How to Care For Your Plants While On Holiday

Hi there! 

If you’re like me, then you’re probably going away over the holidays. A week or two may not seem like a long time when you’re relaxing on a beach in some tropical paradise, but when you’ve got plants at home that rely on you, two weeks can be a lifetime for them. It can get a bit tricky and even frustrating trying to keep them alive. So here’s a couple of tricks to help keep your plants happy so you can enjoy your time away worry-free. 

The main problem your plants will face over this period is drying out, especially if you live in a warmer climate like Australia (hello, sunny Brisbane!). This makes it a bit tougher because plants sweat more readily in the heat, just like us. So to combat this, the first and easiest thing you can do is to move your pot plants away from sunny spots. At least a metre from a window is usually enough. Just remember when moving them back into the light to do it gradually to not scorch their leaves or give them a shock. 

Another easy way to hold the moisture in pots is to sit them in saucers. Before I leave for a day or two, there’s a few plants that I know are extremely thirsty (I’m looking at you, ferns!). So I like to fill their saucers with water and can rest easy knowing they will slowly suck it up as they need it. For bigger pots, you can transform empty glass or plastic bottles lying around into an easy drip container. Simply fill the bottle with water, quickly turn it over and insert it deep down into the soil. If you have any wine bottles left over from a fun night, they work particularly well because of their long and sturdy necks. 

Along the same lines as this is a wicking system. You can make this yourself by digging one end of a fabric rope into the potting mix and have the other end sitting in a water vessel. It will slowly wick the water across the rope and into the soil. Synthetic wicks (acrylic yarn, polyester and nylon) will last for a longer time than natural wicks such as cotton which will be prone to rotting, and the thicker your wick is the more water is transferred. This system will last for a longer period of time than using a drip container, but is only very effective for smaller pots such as the one pictured. If you’re a bit unsure about if this will work for you, there are many pre-made wicking products you can buy instead.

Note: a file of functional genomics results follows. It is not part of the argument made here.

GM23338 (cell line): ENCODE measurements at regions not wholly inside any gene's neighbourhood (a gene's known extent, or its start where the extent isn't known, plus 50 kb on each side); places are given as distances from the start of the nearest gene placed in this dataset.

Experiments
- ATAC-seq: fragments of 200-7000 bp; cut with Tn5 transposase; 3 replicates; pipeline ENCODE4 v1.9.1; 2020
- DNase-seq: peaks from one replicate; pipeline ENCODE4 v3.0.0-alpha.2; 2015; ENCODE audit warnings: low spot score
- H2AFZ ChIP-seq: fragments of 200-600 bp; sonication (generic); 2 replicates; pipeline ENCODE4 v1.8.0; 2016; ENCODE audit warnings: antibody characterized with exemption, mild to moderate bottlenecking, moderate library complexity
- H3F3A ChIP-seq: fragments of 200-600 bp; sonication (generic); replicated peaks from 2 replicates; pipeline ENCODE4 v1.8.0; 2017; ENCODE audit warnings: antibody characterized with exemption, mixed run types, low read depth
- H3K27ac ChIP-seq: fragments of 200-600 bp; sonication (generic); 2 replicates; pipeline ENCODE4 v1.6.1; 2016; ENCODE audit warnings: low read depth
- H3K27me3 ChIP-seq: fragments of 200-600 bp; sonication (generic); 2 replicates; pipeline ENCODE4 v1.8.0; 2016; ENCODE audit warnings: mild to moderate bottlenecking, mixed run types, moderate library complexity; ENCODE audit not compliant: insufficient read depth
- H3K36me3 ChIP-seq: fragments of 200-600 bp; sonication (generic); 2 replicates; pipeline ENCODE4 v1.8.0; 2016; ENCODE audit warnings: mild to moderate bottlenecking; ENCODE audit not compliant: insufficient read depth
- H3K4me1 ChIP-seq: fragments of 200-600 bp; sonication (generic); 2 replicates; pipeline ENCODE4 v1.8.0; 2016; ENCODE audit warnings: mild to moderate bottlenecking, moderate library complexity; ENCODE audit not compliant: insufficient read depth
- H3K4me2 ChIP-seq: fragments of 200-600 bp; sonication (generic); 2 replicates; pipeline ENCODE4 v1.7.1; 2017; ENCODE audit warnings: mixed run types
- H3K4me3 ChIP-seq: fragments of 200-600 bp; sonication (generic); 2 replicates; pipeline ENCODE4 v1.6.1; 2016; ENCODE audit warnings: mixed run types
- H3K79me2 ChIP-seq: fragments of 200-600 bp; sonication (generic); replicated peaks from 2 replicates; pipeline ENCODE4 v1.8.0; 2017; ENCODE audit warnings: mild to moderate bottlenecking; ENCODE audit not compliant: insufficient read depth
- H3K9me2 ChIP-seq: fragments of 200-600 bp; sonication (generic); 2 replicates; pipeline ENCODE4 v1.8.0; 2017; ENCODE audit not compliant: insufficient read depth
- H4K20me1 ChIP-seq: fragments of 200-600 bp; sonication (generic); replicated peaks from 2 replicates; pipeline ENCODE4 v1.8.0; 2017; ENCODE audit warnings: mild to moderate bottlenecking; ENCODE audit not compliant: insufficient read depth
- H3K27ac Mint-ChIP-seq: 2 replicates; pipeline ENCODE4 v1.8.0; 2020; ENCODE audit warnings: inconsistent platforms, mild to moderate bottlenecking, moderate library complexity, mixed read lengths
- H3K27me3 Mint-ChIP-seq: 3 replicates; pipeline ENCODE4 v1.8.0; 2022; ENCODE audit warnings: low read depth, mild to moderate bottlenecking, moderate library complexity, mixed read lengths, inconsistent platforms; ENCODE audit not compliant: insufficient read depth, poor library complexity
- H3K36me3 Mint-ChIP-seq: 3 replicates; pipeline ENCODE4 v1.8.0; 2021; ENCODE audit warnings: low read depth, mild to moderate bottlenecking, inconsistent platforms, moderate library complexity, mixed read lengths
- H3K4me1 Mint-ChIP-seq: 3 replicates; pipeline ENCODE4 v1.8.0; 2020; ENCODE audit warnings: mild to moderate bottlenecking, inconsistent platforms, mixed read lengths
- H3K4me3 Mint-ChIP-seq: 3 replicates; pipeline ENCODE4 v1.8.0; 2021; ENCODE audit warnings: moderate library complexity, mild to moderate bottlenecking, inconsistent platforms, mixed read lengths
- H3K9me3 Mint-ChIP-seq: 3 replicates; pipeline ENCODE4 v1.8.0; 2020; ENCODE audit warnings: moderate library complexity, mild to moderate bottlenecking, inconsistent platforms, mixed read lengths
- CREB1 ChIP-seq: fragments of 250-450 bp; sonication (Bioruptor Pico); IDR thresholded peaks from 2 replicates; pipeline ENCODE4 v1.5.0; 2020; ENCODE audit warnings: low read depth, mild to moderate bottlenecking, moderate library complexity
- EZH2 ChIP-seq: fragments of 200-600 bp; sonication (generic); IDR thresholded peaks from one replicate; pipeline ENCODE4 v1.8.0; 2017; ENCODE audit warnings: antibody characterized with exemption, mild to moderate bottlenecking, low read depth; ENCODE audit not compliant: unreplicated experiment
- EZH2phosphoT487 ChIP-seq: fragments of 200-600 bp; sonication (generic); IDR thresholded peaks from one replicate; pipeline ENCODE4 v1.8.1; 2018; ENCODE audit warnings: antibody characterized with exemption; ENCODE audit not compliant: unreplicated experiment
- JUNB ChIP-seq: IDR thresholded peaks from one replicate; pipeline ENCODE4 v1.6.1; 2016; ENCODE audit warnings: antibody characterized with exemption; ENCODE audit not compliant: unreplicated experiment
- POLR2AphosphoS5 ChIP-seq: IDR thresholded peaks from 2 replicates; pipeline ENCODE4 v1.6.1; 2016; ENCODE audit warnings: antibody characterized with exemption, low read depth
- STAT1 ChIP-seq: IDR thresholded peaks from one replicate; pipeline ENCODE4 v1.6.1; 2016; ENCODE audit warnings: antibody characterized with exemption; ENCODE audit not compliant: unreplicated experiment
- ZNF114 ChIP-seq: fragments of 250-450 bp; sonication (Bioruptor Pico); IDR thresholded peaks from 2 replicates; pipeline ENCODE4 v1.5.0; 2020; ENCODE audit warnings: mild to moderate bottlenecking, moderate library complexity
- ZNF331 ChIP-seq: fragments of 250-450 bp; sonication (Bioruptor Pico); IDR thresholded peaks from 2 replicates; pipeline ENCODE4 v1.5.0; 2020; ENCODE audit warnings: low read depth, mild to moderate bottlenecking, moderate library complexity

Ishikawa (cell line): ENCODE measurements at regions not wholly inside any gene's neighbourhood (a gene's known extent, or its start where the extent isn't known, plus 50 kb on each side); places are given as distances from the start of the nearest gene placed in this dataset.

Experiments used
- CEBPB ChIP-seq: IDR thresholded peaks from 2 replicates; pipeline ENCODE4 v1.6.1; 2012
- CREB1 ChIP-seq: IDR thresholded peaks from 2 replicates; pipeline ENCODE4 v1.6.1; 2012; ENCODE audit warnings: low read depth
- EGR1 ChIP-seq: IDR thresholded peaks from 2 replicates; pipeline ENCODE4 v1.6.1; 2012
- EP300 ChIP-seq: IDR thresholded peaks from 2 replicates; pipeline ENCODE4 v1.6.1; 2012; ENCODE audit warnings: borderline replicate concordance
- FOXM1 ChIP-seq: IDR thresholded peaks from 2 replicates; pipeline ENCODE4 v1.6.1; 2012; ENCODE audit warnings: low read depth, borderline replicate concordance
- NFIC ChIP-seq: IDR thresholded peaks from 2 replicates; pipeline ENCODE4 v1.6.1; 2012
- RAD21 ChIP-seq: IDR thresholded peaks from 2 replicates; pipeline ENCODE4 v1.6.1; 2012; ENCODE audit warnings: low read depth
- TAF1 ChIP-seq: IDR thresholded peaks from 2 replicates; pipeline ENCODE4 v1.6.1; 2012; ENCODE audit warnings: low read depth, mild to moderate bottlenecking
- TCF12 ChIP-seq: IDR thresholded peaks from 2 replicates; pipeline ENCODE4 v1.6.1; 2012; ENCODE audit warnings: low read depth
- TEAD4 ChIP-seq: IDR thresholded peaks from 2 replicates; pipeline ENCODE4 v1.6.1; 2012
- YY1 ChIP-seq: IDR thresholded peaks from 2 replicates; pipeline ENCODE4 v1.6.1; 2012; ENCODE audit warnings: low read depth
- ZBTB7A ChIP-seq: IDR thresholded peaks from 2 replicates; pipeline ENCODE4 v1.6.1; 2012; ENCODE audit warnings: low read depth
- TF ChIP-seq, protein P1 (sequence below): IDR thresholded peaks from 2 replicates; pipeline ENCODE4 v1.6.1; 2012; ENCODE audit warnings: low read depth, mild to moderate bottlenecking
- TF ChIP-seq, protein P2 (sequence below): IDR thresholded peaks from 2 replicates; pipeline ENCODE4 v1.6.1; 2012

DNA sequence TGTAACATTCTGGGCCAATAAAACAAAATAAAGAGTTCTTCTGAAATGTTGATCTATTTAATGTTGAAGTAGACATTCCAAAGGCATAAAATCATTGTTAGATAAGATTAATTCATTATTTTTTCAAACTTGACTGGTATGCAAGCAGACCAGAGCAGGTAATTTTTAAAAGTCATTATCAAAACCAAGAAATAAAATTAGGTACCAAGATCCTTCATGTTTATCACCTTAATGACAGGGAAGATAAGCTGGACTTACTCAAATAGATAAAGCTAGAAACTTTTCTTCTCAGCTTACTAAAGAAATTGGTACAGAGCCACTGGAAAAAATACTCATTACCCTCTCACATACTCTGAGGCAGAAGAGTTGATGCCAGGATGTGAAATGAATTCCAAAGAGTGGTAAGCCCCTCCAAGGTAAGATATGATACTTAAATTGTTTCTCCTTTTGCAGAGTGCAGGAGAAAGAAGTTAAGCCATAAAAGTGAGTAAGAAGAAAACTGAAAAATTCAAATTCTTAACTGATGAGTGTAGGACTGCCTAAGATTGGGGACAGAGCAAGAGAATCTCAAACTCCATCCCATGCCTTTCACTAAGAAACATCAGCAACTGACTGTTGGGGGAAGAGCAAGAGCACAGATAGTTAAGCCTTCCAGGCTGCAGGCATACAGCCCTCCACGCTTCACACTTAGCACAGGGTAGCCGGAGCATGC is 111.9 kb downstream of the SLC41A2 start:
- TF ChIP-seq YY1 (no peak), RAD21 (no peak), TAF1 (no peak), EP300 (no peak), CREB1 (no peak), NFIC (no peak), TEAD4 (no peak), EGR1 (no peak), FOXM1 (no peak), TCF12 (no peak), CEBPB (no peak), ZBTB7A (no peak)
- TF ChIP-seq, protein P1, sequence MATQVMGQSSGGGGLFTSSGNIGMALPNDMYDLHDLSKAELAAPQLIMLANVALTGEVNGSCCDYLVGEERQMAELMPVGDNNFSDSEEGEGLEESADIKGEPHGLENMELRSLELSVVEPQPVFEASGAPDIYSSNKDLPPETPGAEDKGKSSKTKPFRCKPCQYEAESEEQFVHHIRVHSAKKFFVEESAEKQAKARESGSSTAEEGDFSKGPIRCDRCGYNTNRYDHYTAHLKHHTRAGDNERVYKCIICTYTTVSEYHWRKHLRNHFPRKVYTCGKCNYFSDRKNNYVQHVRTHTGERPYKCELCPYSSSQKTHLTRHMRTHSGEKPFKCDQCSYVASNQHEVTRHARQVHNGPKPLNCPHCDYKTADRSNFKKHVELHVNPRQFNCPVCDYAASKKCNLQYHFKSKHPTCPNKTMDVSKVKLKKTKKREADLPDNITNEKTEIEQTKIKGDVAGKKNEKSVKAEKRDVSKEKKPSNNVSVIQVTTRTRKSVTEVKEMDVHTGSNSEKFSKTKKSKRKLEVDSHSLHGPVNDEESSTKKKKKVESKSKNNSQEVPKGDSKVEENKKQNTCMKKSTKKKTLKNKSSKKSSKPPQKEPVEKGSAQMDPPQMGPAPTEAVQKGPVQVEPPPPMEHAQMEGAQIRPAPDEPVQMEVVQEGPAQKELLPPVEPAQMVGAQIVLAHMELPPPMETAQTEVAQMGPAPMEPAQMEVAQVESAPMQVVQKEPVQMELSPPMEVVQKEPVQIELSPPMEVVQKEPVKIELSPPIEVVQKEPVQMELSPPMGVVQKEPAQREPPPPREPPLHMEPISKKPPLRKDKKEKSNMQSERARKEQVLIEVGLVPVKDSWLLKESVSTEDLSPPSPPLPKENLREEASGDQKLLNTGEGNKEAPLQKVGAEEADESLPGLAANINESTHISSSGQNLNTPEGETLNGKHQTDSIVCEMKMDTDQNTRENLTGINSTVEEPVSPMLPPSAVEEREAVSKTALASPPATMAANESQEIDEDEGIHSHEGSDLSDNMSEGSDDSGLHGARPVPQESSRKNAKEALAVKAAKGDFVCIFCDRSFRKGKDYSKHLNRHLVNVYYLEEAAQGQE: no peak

Let’s say you have a few even larger indoor plants, such as a prized monstera that you grew from a little baby or a happy plant that's been passed down for generations. It’s good to know that a general rule of thumb is that the larger a pot is, the slower it will dry out. This means that you can give a large pot a good soaking and it won't need watering for a while. 

However this is not always the case. If you have a couple of pots that are not holding any water at all (i.e. the water is draining straight through), this could mean one of two things. Either the plant is root-bound and needs to be repotted or your potting mix is in need of some attention. When potting mix is dry for an extended time it can repel water instead of absorbing it. To solve this problem soak the whole pot in a bucket of water until it has absorbed the water, or apply a wetting agent from your local nursery. 

Another way to increase the water holding capacity of your potting mix is to add some water crystals into the mix before potting up your plants. Water is held around the roots for longer and can be absorbed by the plants easily. This is an excellent way to increase the time between waterings. 

Usually good potting mixes will come with added water crystals or wetting agents, but some of the cheaper ones don't, and even then they don’t last forever.

On the other end of the scale, for those delicate babies that are too small to use a DIY drip or wicking system on, a good way to replicate this is to put them in a plastic bag to keep the moisture locked in. As long as the bag is sealed and away from direct light it can last for a long time.  


If you still can’t get the hang of it, you travel a lot, or you’re just really lazy like me, maybe you need more resilient plants. Some tried and true indoor specimens that are ideal in tough situations include the ZZ plant, cast-iron plant, devils ivy and sansevierias.

These examples perform really well in environments with low light, low humidity and low watering! What more could you need? To keep some peace of mind while you’re away you can also use a service to take care of your plants for you, such as Brisbane Plant Sitting for those in the greater Brissy area. It may seem odd letting a stranger care for your plants, but sometimes that's the only option. I hope these few tips will help you out over the holiday period.

Feel the sand between your toes, sit back with a cocktail and enjoy your holidays, everyone!

Share this post